Ed Note: Joey Misailidis, 13, recently interviewed steel guitarist Patti Maxine. Joey is a Next Generation steel guitarist at Ke Kula Mele Hawaii School of Hawaiian Music and has performed at many Hawaiian steel guitar festivals in Hawai'i. At the 2018 Maui steel guitar festival, she and other Next Gen musicians were tasked to interview a professional festival musician to help them gain some insight about that musician's history, musical preferences, playing style and methods to success. Joey's choice was steel guitarist Patti Maxine.
Joey: Who inspired you or were your music influences?
Patti: My first inspiration was my teacher because I went to take guitar lessons and he was a steel guitar player. His name was Elmer Ridenhour, and that was in Virginia when I was fourteen.
Joey: Do you play any other instruments or was the steel guitar your first instrument?
Patti: No, my first instrument was my voice, and then I took some piano lessons. And I took some, a little bit, of accordion and a little bit of dance. Did some dancing.
Joey: What are some of your feelings or experiences being one of the only female steel steel guitarists of your generation?
Patti: Well, when I first started taking I was fourteen, and I didn't, it didn't affect me at all. I thought, 'This is what I can do,' and I had a teacher who gave me the permission to do that. He was very encouraging and supportive, just like Kumu Alan (Akaka), and it made it easier for me. It was mostly when I went out into the music world to play was when I got stopped here and there.
Joey: What styles of music do you play. I know you play Western swing; what other types of music do you enjoy playing?
Patti: I like anything that's challenging to me, anything that's new, any style pretty much. Besides, you know, I haven't tried classical or anything like that, but I would. If I had the opportunity to try that. So, country music, and, of course, Hawaiian when I can. Originals people do, anything like that, folk, anything, everything, it's all good.
Joey: Which artists did you listen to growing up that have influenced your style of music?
Patti: Well, originally, I think probably Jerry Byrd, because my teacher knew him and, you know, played with him some. So that was probably my first steel guitar influence. Then I explored others, and then when I started playing Western swing music, some of the really early steel players on the mainland had adapted the steel to Western swing music, and it took the place of the horn section and stuff like that, so there were those parts. My teacher, actually, wrote out, not charts, but tablature, like where the numbers where the strings are, yes, positions, and he wrote out a full arrangement of "In the Mood," which was like a big band kind of song, and the steel had these solo parts, he wrote those out for me. So yes, all that kind of stuff, all kinds of stuff.
Joey: What kind of music do you enjoy the most and why?
Patti: I think probably Hawaiian music, because I'm learning more and more of the older, original (music), and that's what I really, really do like. And because where I live, in the Santa Cruz area, we have a pretty strong connection with Hawai'i musicians who come over there frequently, some of the older ones. I've played with Eddie Kamae and I've played with Led Ka'apana. I did different, you know, the older players, and they have that old style that I really started listening to. I've played with older country music players, too. They all had this different style of playing, all different kinds of music. I love people's original music. I play with a group right now called "Jazz the Dog," and we take songs and put them in different minor keys, or like major 7s, something very different, and I love that, because to me it creates a music palette. You get ideas of how to play melodies and things. So, that's the current band I'm in, and I really do like it, I really like it a lot.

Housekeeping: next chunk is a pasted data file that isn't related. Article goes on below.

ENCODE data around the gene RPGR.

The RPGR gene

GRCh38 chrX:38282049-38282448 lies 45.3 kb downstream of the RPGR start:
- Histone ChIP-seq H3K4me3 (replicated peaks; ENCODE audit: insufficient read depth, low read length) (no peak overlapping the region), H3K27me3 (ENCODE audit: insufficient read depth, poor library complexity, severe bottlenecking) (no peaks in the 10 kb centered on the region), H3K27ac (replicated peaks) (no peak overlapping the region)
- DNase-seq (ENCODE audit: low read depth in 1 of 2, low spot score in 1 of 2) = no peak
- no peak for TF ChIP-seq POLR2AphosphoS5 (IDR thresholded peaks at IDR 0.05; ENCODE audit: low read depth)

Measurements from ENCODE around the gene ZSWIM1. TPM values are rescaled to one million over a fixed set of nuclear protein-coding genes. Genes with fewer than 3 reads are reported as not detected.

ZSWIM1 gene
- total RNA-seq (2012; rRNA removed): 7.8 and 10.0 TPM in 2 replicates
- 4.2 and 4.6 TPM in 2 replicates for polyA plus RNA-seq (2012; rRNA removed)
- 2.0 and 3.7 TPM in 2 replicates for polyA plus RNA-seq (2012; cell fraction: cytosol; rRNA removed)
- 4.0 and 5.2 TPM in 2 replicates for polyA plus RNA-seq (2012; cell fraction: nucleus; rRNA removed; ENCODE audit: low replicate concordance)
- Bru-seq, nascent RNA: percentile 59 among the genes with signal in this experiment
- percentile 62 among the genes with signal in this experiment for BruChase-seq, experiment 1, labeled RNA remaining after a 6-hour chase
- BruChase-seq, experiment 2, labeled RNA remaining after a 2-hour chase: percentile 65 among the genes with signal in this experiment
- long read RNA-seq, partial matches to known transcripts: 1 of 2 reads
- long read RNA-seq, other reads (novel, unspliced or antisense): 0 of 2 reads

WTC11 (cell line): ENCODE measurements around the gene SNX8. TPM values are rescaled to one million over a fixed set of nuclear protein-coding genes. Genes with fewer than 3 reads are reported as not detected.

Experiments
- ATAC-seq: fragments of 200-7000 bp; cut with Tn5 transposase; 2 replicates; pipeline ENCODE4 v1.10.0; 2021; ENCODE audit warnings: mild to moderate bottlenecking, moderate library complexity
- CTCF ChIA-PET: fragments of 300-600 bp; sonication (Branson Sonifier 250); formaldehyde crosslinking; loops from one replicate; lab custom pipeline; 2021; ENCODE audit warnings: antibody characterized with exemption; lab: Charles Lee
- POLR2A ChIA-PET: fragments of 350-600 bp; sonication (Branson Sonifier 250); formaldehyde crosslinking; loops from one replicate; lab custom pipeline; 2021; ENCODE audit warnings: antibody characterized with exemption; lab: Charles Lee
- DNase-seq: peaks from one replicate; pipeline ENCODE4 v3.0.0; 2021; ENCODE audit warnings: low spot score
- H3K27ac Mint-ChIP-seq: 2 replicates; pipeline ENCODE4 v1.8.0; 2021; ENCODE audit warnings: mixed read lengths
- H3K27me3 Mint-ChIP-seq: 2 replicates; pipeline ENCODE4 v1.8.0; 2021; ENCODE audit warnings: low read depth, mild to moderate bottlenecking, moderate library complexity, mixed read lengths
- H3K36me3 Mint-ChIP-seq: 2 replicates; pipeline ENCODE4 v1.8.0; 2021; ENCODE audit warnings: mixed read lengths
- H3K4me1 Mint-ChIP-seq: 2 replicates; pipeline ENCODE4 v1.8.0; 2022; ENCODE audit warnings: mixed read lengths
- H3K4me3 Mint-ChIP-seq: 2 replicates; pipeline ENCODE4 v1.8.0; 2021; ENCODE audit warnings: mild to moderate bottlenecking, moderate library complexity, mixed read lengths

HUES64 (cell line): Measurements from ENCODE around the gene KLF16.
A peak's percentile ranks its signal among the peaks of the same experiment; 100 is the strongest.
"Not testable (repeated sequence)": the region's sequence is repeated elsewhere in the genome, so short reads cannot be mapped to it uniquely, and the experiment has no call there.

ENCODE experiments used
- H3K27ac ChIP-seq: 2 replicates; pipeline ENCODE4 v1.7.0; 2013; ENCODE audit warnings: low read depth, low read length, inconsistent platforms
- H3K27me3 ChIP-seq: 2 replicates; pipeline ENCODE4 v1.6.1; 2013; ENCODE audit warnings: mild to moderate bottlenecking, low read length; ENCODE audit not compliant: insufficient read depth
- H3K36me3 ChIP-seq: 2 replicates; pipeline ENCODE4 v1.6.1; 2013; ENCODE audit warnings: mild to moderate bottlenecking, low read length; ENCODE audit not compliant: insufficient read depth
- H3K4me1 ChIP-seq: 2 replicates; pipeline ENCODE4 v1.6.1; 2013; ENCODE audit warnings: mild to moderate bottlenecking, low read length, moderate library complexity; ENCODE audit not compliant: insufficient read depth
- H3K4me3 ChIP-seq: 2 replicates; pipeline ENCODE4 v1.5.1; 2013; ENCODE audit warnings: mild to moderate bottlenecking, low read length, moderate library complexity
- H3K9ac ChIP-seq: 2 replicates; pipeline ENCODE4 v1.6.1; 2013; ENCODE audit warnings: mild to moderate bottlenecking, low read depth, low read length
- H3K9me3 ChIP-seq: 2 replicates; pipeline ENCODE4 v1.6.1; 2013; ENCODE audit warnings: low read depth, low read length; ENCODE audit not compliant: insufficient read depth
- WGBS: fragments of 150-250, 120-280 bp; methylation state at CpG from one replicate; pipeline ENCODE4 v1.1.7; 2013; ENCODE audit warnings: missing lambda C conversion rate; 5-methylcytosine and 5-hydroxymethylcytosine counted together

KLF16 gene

Joey: Thank you Aunty Patti!Musicians
February 16, 2019 — Ka Makana Ali‘i Shopping Center, Kapolei
Kaua‘i Steel Guitar Festival
March 1-2, 2019 — Courtyard Kaua‘i at Coconut Beach, Kapa‘a, Kaua‘i
February 28-29, 2020 — Courtyard Kaua‘i at Coconut Beach, Kapa‘a, Kaua‘i
Maui Steel Guitar Camp
TBD — Maui site
Maui Steel Guitar Festival
April 12-13, 2019 — Outlets of Maui, Lahaina, Maui
April 14, 2019 — Queen Ka‘ahumanu Center, Kahului, Maui
Hawaiian Steel Guitar Mini-Expo at Windward Mall
June 1, 2019 — Windward Mall, Kaneohe
Hawaiian Steel Guitar Festival at Windward Mall
June 8, 2019 — Windward Mall, Kaneohe
Royal Hawaiian Center Presents Waikīkī Steel Guitar Week
July 15-20, 2019 — Royal Grove Stage, Royal Hawaiian Center, Waikīkī
Monday-Thursday — Nightly Evening Performances
Friday-Saturday — Festival Ho‘olaule‘a Performances
AISGC Winchester Convention
July 18-20, 2019 — Winchester Towne Centre, Winchester, IN
Hawaiian Steel Guitar Festival at Kahala Mall — Keiki Kine
August 17, 2019 — Kahala Mall, Honolulu
HSGA Ft. Collins Festival
September 17-19, 2019 — Hilton Fort Collins, Fort Collins, CO
Hawai‘i Island Steel Guitar Festival
December 13-15, 2019 (tentative, rescheduled) — Mauna Lani, Auberge Resorts Collection, Kohala Coast, Hawai‘i Island.
Japan-Hawaiian Steel Guitar Festival
October 9-10, 2020 — Nightly Festival Ho‘olaule‘a — Royal Hawaiian Center, Waikīkī
HIMELE is a Hawai'i non-profit corporation that supports music enrichment and education for people of all ages. Our purpose is to educate, promote, and perpetuate Hawaiian music, Hawaiian culture and Hawaiian musical instruments.